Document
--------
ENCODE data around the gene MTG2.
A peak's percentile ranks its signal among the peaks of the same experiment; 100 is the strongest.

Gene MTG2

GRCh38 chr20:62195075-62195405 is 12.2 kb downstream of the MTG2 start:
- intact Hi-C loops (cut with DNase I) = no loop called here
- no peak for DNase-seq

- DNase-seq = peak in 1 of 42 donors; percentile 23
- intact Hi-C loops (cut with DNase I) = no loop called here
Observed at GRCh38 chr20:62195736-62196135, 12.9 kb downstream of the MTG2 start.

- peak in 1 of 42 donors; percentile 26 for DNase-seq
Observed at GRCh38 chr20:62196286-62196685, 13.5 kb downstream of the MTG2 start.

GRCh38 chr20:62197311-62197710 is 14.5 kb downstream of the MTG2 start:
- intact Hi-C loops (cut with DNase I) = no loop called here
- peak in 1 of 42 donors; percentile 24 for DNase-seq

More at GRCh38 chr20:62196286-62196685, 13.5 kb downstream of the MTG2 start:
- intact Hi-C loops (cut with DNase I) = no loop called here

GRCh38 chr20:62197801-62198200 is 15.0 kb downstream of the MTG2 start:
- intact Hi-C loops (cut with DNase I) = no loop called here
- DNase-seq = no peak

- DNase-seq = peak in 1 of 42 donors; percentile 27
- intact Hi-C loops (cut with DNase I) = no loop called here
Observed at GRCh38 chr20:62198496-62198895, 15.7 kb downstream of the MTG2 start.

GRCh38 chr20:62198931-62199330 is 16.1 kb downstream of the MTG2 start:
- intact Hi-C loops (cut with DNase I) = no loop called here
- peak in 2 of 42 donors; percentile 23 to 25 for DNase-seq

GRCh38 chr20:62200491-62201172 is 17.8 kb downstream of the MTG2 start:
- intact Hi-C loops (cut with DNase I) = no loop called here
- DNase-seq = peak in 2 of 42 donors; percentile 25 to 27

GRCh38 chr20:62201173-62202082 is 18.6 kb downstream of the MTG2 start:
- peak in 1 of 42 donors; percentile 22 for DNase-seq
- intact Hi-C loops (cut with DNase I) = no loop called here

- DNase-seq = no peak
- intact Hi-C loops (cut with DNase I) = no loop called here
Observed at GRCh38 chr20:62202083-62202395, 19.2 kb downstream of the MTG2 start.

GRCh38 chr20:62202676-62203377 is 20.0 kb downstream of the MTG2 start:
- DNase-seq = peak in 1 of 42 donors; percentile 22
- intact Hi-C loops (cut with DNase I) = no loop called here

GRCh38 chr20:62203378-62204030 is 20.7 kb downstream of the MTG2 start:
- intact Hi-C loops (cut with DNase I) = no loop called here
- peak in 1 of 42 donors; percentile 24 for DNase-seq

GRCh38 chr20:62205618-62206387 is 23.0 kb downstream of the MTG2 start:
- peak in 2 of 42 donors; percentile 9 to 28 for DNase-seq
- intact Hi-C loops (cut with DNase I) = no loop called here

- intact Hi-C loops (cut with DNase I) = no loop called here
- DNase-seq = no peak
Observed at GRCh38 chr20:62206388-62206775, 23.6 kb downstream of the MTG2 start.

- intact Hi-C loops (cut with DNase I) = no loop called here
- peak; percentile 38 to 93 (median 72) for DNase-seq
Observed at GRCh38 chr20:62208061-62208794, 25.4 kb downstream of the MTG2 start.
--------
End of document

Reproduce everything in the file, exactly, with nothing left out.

ENCODE data around the gene MTG2.
A peak's percentile ranks its signal among the peaks of the same experiment; 100 is the strongest.

Gene MTG2

GRCh38 chr20:62195075-62195405 is 12.2 kb downstream of the MTG2 start:
- intact Hi-C loops (cut with DNase I) = no loop called here
- no peak for DNase-seq

- DNase-seq = peak in 1 of 42 donors; percentile 23
- intact Hi-C loops (cut with DNase I) = no loop called here
Observed at GRCh38 chr20:62195736-62196135, 12.9 kb downstream of the MTG2 start.

- peak in 1 of 42 donors; percentile 26 for DNase-seq
Observed at GRCh38 chr20:62196286-62196685, 13.5 kb downstream of the MTG2 start.

GRCh38 chr20:62197311-62197710 is 14.5 kb downstream of the MTG2 start:
- intact Hi-C loops (cut with DNase I) = no loop called here
- peak in 1 of 42 donors; percentile 24 for DNase-seq

More at GRCh38 chr20:62196286-62196685, 13.5 kb downstream of the MTG2 start:
- intact Hi-C loops (cut with DNase I) = no loop called here

GRCh38 chr20:62197801-62198200 is 15.0 kb downstream of the MTG2 start:
- intact Hi-C loops (cut with DNase I) = no loop called here
- DNase-seq = no peak

- DNase-seq = peak in 1 of 42 donors; percentile 27
- intact Hi-C loops (cut with DNase I) = no loop called here
Observed at GRCh38 chr20:62198496-62198895, 15.7 kb downstream of the MTG2 start.

GRCh38 chr20:62198931-62199330 is 16.1 kb downstream of the MTG2 start:
- intact Hi-C loops (cut with DNase I) = no loop called here
- peak in 2 of 42 donors; percentile 23 to 25 for DNase-seq

GRCh38 chr20:62200491-62201172 is 17.8 kb downstream of the MTG2 start:
- intact Hi-C loops (cut with DNase I) = no loop called here
- DNase-seq = peak in 2 of 42 donors; percentile 25 to 27

GRCh38 chr20:62201173-62202082 is 18.6 kb downstream of the MTG2 start:
- peak in 1 of 42 donors; percentile 22 for DNase-seq
- intact Hi-C loops (cut with DNase I) = no loop called here

- DNase-seq = no peak
- intact Hi-C loops (cut with DNase I) = no loop called here
Observed at GRCh38 chr20:62202083-62202395, 19.2 kb downstream of the MTG2 start.

GRCh38 chr20:62202676-62203377 is 20.0 kb downstream of the MTG2 start:
- DNase-seq = peak in 1 of 42 donors; percentile 22
- intact Hi-C loops (cut with DNase I) = no loop called here

GRCh38 chr20:62203378-62204030 is 20.7 kb downstream of the MTG2 start:
- intact Hi-C loops (cut with DNase I) = no loop called here
- peak in 1 of 42 donors; percentile 24 for DNase-seq

GRCh38 chr20:62205618-62206387 is 23.0 kb downstream of the MTG2 start:
- peak in 2 of 42 donors; percentile 9 to 28 for DNase-seq
- intact Hi-C loops (cut with DNase I) = no loop called here

- intact Hi-C loops (cut with DNase I) = no loop called here
- DNase-seq = no peak
Observed at GRCh38 chr20:62206388-62206775, 23.6 kb downstream of the MTG2 start.

- intact Hi-C loops (cut with DNase I) = no loop called here
- peak; percentile 38 to 93 (median 72) for DNase-seq
Observed at GRCh38 chr20:62208061-62208794, 25.4 kb downstream of the MTG2 start.